Koons v. United States, No. 17-5716 (June 4, 2018). After the US Sentencing Commission lowered the sentencing range for certain offenses, defendants who had been sentenced based on the original range were eligible for sentence reductions. (18 U.S.C. § 3582(c)(2).) When petitioners had been sentenced, the judge had calculated the sentencing ranges under the original Guidelines ranges but then discarded those numbers because the numbers were lower than the mandatory minima applicable to the petitioners’ offenses. The ultimate sentences were lower than the mandatory minima because of petitioners’ substantial assistance to the government. An opinion by Justice Alito for a unanimous Court held that petitioners were not entitled to sentence reductions under section 3582(c)(2) because their sentences had not been based on the later-reduced sentencing range but rather on the mandatory minima and their substantial assistance.
Lagos v. United States, No. 16-1519 (May 29, 2018). Lagos was convicted of using a company he owned to defraud a lender, GE Capital Corporation (GE), of tens of millions of dollars. At sentencing, he was ordered to make restitution to GE for expenses it had incurred in its own investigation of the fraud and participation in Lagos’s company’s bankruptcy proceedings. Apparently these expenses were incurred before the government investigation and may have prompted the government to act. The Mandatory Victims Restitution Act of 1996 requires certain defendants to “reimburse the victim for lost income and necessary child care, transportation, and other expenses incurred during participation in the investigation or prosecution of the offense or attendance at proceedings related to the offense.” (18 U.S.C. § 3663A(b)(4).) The Court, in an opinion by Justice Breyer, unanimously held that GE’s expenses were not covered by the Act because they were incurred before the government investigation and prosecution. The expenses that would be reimbursed would normally be incurred during travel to conferences with government investigators or trial. Moreover, the expenses GE incurred here involved fees of private lawyers, investigators, and accountants involved in its private investigation and the bankruptcy proceedings, expenses not similar to those listed in the statute (child care, lost income, transportation). Finally, GE had another recourse, that is, it had already obtained a civil judgment against Lagos of more than $30 million, which it had been unable to collect. There was no reason to believe that it would be more likely to collect under a restitution order. The judgment was reversed and the case remanded for further proceedings.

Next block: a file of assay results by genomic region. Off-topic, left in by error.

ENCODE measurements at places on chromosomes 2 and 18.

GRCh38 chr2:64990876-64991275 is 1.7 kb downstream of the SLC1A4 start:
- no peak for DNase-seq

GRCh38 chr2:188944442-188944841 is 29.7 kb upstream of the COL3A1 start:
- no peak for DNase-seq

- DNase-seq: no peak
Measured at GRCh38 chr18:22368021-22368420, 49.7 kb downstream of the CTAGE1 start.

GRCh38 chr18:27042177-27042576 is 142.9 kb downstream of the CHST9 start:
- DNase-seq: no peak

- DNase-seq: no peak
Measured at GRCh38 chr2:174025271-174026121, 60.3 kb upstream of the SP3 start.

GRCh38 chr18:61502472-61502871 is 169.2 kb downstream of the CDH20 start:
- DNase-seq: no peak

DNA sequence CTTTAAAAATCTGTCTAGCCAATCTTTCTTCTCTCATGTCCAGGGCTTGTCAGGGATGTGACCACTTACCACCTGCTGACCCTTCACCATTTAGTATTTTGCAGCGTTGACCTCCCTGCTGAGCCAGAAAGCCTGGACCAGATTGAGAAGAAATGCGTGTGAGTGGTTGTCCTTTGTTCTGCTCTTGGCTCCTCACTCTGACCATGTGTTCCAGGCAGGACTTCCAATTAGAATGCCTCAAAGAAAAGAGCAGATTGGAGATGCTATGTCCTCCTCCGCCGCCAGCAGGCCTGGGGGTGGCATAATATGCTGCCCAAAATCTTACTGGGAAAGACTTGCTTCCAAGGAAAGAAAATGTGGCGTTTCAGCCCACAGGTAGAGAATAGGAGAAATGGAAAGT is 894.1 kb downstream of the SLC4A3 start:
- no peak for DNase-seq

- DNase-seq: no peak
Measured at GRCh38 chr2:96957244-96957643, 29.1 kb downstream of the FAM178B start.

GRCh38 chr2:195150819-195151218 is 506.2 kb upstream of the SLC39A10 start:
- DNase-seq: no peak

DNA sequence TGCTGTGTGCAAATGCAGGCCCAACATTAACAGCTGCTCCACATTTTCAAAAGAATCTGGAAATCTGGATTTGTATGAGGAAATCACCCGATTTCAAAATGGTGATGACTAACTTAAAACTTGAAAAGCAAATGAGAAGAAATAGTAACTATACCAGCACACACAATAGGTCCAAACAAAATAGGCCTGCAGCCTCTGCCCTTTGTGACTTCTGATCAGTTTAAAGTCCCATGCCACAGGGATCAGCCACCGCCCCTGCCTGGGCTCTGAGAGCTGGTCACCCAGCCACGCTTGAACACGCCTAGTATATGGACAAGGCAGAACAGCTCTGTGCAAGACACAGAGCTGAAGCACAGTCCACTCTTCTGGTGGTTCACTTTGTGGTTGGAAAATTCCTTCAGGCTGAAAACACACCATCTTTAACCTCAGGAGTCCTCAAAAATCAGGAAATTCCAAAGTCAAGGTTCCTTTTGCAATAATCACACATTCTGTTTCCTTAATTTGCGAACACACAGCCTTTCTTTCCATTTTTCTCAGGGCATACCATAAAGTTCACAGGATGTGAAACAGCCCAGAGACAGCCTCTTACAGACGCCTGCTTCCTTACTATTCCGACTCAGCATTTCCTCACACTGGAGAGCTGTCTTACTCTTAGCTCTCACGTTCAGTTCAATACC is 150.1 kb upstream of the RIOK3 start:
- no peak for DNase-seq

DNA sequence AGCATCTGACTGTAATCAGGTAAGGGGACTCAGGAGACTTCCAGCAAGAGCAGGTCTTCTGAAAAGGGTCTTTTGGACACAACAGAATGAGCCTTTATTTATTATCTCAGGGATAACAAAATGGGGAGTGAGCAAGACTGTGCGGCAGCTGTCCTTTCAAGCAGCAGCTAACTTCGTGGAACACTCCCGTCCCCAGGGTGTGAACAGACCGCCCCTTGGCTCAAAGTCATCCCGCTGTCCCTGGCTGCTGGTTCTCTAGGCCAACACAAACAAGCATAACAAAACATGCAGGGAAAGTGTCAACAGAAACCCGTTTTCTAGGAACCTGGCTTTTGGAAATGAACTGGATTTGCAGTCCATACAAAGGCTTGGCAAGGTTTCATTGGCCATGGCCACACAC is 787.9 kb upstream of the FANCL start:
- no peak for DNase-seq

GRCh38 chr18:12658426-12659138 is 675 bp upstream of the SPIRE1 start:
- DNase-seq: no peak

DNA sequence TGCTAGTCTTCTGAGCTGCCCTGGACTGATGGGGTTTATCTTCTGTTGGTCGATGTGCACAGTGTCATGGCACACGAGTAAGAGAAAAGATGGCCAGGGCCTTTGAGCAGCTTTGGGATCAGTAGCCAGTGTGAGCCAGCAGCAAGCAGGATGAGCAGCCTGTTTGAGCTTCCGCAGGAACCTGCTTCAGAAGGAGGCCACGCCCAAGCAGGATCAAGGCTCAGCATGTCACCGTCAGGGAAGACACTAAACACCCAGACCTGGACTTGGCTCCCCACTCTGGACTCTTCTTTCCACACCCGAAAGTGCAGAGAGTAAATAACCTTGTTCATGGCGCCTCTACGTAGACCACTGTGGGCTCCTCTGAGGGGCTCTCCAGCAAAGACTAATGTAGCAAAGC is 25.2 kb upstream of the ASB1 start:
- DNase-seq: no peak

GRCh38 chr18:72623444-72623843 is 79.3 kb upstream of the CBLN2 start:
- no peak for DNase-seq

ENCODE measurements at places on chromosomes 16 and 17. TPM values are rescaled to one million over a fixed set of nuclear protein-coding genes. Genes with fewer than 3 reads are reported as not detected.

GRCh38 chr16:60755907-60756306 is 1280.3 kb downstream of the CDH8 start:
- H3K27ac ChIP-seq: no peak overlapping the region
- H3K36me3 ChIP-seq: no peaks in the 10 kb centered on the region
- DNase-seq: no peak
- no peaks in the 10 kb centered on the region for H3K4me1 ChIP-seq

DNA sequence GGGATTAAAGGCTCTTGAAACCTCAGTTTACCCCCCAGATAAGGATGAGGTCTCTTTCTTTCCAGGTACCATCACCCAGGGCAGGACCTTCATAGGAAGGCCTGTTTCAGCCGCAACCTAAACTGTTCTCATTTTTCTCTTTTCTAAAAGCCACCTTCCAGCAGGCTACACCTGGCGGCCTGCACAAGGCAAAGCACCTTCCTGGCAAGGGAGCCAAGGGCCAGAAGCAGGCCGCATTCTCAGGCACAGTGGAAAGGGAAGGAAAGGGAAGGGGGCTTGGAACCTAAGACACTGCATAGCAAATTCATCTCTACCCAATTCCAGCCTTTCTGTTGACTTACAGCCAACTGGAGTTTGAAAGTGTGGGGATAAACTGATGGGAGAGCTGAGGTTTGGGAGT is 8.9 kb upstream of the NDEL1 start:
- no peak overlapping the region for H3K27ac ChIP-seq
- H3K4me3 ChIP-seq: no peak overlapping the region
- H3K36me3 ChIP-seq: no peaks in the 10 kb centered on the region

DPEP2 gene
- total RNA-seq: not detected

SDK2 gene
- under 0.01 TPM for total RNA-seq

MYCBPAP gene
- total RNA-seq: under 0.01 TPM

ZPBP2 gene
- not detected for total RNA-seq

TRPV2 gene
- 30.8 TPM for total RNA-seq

Rosales-Mireles v. United States, No. 16-9493 (June 18, 2018). An error in calculation of the applicable sentencing guidelines that inadvertently was not recognized until appeal is a plain error affecting substantial rights, which would ordinarily “seriously affect the fairness, integrity, or public reputation of judicial proceedings” and should be corrected. (Fed. R. Crim. P. 52(b); Molina-Martinez v. United States, 578 U.S. ___ (2016) (slip. op. at 4–5); United States v. Olano, 507 U.S. 725 (1993).) In this case, the presentence report prepared by the US Probation Office calculated one of Rosales-Mireles’s convictions twice, resulting in a guidelines range of 77–96 months. The district court denied his request for a downward departure and imposed a sentence of 78 months. When the court of appeals considered the defendant’s argument for resentencing, it concluded that Rule 52(b) requires that the error must “shock the conscience of the common man, serve as a powerful indictment against our system of justice, or seriously call into question the competence or integrity of the district judge.” The Supreme Court held that this test is “unduly restrictive” and out of step with prior interpretations of Rule 52(b) and with the Court’s decision in United States v. Olano. The error in this case, caused by the Probation Office, an arm of the court, seriously affected the defendant’s rights by subjecting him to greater imprisonment than a correct guidelines calculation would have suggested. A correct calculation of the guidelines and sentencing would “assist . . . in achieving uniformity and proportionality of sentences” throughout the country. The government and the dissent agree that the court of appeals’ standard was wrong but argued that Rule 52(b) corrections should be “exceptional” (but an increased prison sentence would qualify as exceptional), that the sentence imposed was within the guidelines and thus “presumptively reasonable” (but it would be reasonable only if based on the correct guidelines range), and that this would permit defendants to “sandbag” by failing to object at the district court (but it is unlikely that counsel would fail to object to a recognized error in the hope of obtaining reversal later). Opinion by Justice Sotomayor in which Chief Justice Roberts and Justices Ginsburg, Breyer, Kagan, and Gorsuch joined. Justice Thomas filed a dissenting opinion in which Justice Alito joined.